The Power of Music | Social media management, content creation, strategy, marketing, and campaign planning for luxury hospitality, fashion, and lifestyle brands.
PC: Lizzie Churchill

The Power of Music

An interview with singer, songwriter, Emy Reynolds.

Music is powerful. It allows us to feel, heal, and connect. I spent a lot of time perfecting the look of Teryn Grey, and when the time came to create our first brand video, I knew I wanted to add an extra dimension with a unique brand sound. Believing that music can speak to one’s soul, I wanted to collaborate with someone that could narrate the scenes in my head with a beautiful composition. That’s what led me to the talented Emy Reynolds.

I’ve been fortunate to collaborate with Emy on a few different projects already, and today I wanted to share our recent Q&A session to give you an inside look at her creative process and her life as a Los Angeles-based songwriter.

How did you get started in music?

I started when I was young taking some piano lessons and watching my mom play. I joined my school choir and had a very inspiring teacher. She taught us the components of making a great choir as an ensemble but encouraged me in finding my voice. During this time I learned about the elements of music – tempo, pitch, rhythm, breathing, sight-singing, diction, and song format. These were tools that I use when structuring my own songs. I really found my voice when I picked up the guitar and started writing my own songs. My parents were very supportive and bought me my first guitars. I took guitar lessons every Friday after school in a little shop downtown Ojai. I brought my guitar everywhere and played all the time. I was somewhat shy in high school but I performed in front of the school at an assembly, then the choir performed one of the songs I wrote. I realized this is what I wanted to do and built my confidence. The summer after high school I started performing in little bars and coffee shops and then I won a battle of the bands. From that point, I was gigging constantly, then touring, and singing for television spots.

What is your favorite musical composition? Why?

One of my many favorites is La Vie En Rose by Edith Piaf, music by Louiguy. I was captivated by this song the first time I heard it. It is an example of the power of music. The song was written on the pavement of a cafe in France and became part of a national spirit, helping a nation rise after the second world war. The tragedies of her personal life can be heard in her raspy vibrato all over the sweet dreamy melody of a love song. I find that it is anthemic while being simple, catchy, and a sound of hope.

What is your creative process like? Is it different when creating for yourself versus for a client? Where do you pull inspiration from?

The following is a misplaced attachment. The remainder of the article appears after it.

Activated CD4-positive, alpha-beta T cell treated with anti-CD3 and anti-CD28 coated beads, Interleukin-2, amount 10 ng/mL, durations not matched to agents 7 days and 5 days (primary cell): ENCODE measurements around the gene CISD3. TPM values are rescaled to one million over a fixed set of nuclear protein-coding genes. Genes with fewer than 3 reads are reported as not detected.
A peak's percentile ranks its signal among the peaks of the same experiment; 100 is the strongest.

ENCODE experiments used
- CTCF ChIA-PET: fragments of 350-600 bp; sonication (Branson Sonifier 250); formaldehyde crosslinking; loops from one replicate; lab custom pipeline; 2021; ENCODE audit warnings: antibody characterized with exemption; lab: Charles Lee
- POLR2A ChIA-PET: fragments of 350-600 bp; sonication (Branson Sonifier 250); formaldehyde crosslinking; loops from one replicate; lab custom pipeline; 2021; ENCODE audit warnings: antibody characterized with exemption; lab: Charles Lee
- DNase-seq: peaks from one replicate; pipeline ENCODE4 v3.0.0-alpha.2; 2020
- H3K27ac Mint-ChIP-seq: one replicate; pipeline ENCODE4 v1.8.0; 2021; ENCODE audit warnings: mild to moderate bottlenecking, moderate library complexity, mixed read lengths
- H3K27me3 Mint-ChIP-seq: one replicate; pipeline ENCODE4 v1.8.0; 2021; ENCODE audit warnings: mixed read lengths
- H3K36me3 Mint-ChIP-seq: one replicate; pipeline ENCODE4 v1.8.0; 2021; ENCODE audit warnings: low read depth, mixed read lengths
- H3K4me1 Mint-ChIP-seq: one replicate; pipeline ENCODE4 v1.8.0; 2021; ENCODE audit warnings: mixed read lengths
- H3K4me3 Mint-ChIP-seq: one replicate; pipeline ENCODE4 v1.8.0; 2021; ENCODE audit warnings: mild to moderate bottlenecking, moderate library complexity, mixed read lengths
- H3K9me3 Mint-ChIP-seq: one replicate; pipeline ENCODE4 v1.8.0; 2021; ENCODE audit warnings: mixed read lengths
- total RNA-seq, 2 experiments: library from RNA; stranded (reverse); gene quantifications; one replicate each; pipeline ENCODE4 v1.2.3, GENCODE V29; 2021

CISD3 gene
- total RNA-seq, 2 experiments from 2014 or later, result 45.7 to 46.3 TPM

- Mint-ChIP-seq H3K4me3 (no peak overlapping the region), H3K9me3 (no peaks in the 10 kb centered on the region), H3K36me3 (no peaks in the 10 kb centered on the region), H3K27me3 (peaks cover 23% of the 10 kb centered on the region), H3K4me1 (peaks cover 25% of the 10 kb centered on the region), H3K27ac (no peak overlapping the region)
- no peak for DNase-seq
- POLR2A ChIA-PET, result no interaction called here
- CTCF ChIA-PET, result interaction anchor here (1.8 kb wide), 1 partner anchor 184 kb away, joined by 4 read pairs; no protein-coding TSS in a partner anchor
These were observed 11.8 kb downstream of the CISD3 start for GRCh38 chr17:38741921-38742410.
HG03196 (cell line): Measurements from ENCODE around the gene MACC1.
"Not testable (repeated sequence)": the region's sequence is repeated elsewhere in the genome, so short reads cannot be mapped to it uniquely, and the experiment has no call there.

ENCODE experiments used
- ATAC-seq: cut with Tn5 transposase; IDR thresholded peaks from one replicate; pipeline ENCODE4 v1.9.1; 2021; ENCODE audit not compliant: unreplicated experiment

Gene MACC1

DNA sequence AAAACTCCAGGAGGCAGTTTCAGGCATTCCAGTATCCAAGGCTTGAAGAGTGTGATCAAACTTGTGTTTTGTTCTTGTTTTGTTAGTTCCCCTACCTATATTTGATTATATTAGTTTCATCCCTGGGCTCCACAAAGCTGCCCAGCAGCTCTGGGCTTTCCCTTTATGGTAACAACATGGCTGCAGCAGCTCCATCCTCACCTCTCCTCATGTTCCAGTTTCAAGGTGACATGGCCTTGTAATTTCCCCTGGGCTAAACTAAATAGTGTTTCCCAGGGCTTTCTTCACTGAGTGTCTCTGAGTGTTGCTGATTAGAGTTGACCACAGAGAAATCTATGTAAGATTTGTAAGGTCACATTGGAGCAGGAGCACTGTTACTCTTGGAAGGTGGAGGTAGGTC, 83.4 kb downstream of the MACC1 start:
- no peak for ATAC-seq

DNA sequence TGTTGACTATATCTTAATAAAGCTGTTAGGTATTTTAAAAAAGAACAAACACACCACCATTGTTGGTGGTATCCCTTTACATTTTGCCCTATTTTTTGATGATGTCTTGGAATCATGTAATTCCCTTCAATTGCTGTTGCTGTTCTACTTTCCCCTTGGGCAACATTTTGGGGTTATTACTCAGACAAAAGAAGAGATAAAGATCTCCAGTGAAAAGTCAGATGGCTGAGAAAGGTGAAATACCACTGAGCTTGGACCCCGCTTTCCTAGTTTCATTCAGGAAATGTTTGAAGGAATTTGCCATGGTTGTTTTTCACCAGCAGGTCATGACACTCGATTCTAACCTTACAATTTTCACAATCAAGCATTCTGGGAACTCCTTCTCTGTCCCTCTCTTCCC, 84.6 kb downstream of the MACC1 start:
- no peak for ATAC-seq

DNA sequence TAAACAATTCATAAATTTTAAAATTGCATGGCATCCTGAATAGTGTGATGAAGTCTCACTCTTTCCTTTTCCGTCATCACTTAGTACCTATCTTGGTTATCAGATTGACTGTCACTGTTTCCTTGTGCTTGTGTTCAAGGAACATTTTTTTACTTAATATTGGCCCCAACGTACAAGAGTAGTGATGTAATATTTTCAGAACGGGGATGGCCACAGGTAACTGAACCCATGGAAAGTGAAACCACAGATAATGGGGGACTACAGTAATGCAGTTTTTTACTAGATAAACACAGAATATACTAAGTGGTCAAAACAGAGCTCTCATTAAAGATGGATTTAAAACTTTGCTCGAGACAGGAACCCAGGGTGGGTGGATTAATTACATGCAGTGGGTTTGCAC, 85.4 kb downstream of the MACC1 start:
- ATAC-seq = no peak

My process of writing for clients, projects, and myself are similar. I start with an idea or theme. If it is for a client I have a conversation to establish the theme, some key phrases, or words. Then identifying genre inspiration, the energy level for the piece, emotional response, and mood to determine how the musical component supports the story. From there I create a sketch of the melody and lyrics. Then I go in for the fine-tuning of instrumentation, lyrical changes, and production. I like to show a piece to a client that is close to being finished and then make any final adjustments from there. One of my favorite parts of working with a client is the process of diving into their head during a conversation and trying to figure out what they are hearing.

For me, it is the search for articulating a feeling. The search for combining the right melody and lyric to say what I am trying to say. They need to work together to be the most effective. That is why I usually write the lyrics and melody together as the idea presents itself. If it is an instrumental piece I start with a sketch of a melody with the theme still driving its tone. I always found it a strange process when I write songs with lyrics. A line or two will almost fall out of nowhere that I quickly jot down or build on. I’ve learned to be open and tune into this process and moment. Those are the moments that feel most authentic and the songs seem to write themselves. I try to not force anything, It is a quick process that I try to do in one sitting. There is a lyrical rhythm that will start the melody and direction of a piece. I also create space and time for those moments to present themselves by taking walks in nature, the city, or time to sit with my guitar. I draw inspiration from all facets of life; people, struggles, happiness, love, loss, music, poetry, places.…I like to write about everything.

How would you describe the music that you typically create?

I want to create songs about things we all feel. So that means a mix from moody songs you want to sway along to, maybe a song that makes you miss someone in a particular place, songs for a fireplace, a cozy blanket… I also enjoy writing uplifting songs, the way a sunset makes you feel, maybe an upbeat ditty you dance around the kitchen to. I tend to create songs with a dreamy melody and playful lyrics, eclectic with instrumentation while traditional in form.